Eating An Elephant
How do you eat an elephant? Easy. One bite at a time.
How does this apply to building custom homes? Contracting to build a custom home will be a major event in your life. It has also been compared to running a marathon, climbing a mountain, or giving birth. There are many analogies that come to mind, but no matter the comparison, building a custom home for yourself will be both the most fulfilling and one of the greatest challenges you might ever face in your life.
Whatever the major goal, whether it be running a marathon or building a custom home, once you commit to the result you’ll need a plan as well the fortitude to go the distance. Every step, or bite, you take is a decision toward the finish of your home, and it takes dedication and endurance, and miles and miles of decisions.
So, how do you develop a plan? Here are a few essential decisions, to be made in advance, to help you map out a plan:
1. Choose your coaches – choose a builder who you like and trust and have a rock solid contract to define your expectations. It also helps to like your builder’s other staff members since they will play a key role in the on-time, on-budget completion of your project. Also, choose an architect or home designer who understands your needs and your vision for your new home and can clearly convey your vision to your builder. Do your research on your coaches and find out their experience, expertise and expected longevity and stability in their business.
2. Put your goals in writing – define your expectations through a detailed set of working plans and specifications for the home, and a budget that realistically defines the costs of completing your home within your expectations. Your builder’s expertise in estimating costs will be essential to a realistic budget. Decide as much information as possible about your standards for your new home and you may more closely rely on your builder and avoid the disappointing news that your budget does not allow for the brand or style you wanted (doors, windows, millwork, cabinets, hardware, flooring, etc., etc.)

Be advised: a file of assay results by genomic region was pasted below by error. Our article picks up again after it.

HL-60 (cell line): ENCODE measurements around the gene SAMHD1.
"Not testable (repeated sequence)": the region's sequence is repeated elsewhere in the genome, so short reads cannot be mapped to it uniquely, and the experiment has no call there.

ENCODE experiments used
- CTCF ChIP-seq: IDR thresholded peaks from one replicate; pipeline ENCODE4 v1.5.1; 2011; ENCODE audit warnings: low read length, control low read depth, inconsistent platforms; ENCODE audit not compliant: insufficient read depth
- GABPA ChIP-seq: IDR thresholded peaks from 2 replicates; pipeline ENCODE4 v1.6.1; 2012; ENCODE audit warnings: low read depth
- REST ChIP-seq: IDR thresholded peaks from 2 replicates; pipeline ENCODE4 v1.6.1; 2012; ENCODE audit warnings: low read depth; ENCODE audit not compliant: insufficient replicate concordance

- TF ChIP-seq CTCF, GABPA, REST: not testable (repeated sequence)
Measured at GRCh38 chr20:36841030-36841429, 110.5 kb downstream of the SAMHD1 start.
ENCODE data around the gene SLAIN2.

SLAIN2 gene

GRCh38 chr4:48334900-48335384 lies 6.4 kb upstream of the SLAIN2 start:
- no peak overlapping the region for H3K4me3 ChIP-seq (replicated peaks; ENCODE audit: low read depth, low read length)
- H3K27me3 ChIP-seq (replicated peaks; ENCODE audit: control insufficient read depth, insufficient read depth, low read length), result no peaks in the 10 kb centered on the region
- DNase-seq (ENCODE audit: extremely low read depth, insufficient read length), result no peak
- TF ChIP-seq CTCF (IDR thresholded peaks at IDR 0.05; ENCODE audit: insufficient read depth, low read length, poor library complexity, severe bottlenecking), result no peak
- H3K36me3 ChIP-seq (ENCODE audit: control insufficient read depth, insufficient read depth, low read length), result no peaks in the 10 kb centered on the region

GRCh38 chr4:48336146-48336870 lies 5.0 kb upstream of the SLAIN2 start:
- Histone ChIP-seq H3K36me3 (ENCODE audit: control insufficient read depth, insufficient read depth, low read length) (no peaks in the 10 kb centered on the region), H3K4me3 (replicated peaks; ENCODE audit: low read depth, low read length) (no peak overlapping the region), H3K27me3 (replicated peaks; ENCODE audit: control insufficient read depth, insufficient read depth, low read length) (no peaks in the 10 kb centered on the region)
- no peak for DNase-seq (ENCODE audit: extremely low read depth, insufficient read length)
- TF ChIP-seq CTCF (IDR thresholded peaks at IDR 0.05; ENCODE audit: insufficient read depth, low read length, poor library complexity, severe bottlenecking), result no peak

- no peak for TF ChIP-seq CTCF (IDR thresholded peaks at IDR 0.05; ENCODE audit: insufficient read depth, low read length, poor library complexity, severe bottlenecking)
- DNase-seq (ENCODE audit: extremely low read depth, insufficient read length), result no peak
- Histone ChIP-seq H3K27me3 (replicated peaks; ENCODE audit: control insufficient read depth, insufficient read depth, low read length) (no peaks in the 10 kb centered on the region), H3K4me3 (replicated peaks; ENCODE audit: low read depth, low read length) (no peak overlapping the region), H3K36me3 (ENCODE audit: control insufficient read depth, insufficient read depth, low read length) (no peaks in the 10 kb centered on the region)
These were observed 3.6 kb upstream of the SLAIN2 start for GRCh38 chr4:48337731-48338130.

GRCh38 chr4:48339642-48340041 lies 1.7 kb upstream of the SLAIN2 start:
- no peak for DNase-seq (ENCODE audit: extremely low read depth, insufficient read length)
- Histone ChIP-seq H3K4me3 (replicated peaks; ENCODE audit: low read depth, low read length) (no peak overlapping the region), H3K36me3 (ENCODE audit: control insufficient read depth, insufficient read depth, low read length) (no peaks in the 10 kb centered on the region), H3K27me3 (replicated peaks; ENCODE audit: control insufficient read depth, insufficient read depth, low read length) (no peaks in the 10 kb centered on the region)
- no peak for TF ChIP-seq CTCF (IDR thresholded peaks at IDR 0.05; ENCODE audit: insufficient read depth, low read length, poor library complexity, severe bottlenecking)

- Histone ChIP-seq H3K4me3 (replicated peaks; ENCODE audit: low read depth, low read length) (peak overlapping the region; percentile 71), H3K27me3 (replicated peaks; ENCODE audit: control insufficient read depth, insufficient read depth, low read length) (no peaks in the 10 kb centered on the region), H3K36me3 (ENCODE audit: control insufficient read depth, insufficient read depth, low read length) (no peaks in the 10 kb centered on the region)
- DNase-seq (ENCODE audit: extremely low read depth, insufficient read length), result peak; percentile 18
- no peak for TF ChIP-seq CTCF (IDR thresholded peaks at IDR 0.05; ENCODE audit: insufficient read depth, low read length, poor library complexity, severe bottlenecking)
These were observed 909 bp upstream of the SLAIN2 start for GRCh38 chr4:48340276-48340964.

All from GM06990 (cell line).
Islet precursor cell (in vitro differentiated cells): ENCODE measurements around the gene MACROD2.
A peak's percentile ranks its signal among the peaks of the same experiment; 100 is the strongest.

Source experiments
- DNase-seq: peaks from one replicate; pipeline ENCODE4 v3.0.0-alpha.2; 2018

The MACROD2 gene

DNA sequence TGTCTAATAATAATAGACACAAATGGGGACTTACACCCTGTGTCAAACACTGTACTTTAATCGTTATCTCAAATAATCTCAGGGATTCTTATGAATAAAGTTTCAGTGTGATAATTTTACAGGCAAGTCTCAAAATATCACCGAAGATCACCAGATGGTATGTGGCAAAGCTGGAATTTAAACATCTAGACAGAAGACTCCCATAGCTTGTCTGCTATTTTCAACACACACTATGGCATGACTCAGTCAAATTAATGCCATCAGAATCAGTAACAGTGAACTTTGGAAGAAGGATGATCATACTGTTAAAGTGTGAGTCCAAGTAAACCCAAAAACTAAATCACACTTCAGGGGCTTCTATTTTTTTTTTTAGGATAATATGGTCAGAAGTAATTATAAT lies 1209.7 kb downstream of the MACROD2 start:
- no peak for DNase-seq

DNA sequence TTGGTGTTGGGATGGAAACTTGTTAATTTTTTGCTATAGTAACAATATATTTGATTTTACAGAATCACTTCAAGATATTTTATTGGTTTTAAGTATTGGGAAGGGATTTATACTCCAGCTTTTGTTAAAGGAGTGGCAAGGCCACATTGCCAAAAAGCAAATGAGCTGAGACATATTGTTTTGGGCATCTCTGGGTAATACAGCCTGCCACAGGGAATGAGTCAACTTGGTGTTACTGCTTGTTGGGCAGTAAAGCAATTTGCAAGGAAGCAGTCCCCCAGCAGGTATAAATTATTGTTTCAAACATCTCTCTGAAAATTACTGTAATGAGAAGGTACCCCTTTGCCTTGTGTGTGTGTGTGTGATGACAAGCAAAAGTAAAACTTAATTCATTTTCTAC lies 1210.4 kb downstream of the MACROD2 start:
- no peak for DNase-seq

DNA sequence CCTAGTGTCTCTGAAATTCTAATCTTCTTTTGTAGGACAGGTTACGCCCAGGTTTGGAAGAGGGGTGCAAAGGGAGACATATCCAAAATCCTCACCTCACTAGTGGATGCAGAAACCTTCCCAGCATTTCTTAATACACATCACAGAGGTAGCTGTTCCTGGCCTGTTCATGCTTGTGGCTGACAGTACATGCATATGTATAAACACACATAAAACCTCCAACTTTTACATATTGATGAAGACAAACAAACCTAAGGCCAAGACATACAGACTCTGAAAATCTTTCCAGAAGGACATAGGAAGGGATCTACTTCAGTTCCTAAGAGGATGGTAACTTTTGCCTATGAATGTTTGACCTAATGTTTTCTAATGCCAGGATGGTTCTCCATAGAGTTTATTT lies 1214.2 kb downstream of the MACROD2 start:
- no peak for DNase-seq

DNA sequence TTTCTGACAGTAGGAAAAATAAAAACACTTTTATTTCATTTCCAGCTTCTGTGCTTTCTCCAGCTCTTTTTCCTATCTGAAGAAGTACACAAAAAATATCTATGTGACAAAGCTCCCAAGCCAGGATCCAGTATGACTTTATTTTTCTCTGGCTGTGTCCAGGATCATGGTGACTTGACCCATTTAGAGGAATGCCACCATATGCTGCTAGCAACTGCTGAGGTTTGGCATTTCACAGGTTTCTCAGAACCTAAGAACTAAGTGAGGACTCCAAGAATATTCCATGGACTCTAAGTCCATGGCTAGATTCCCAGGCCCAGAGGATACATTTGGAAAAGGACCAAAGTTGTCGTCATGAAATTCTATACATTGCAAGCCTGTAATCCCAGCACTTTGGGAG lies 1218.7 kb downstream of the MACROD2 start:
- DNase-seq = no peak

3. Prepare body, mind and soul – before you start, bank your money as well as your decisions on styles, materials and finishes. If you make your decisions about money or materials after you start, on a daily or weekly basis, your building project will not be timely, not run smoothly, and will not likely be within budget constraints. Making decisions in advance will leave time for multiple bids, price shopping, and special order of materials during an economy when inventories are very low.
4. Miles of training time – work backwards from the date you would like to start your new home and leave ample time for every aspect of the advanced planning and decision making that will be the groundwork for a less stressful building experience. You can expect that the time it takes to make advanced decisions about your designer, general contractor, “must- have” features, finalizing a design and getting permits will be approximately as long as it might take to build the house itself.
5. Countdown to the finish – understand the standard timeline for building your home, but expect delays and be flexible. Don’t make plans to move into your new home until the last punch list item is completed. Again, your builder’s expertise in estimating the time it will take to complete each phase of your project will be essential to a realistic timeline.
6. Balance your dedication to the result with life as you know it – while your building project is in process it will almost assuredly interrupt every other aspect of your life, including your relationships, your personal time management and routines, and your finances. Expect the added stress in your life and make sure your family is on board with the process. Having a plan, including a well chosen builder, clear goals, and many decisions made in advance will minimize unexpected obstacles.
Categories: Custom Homes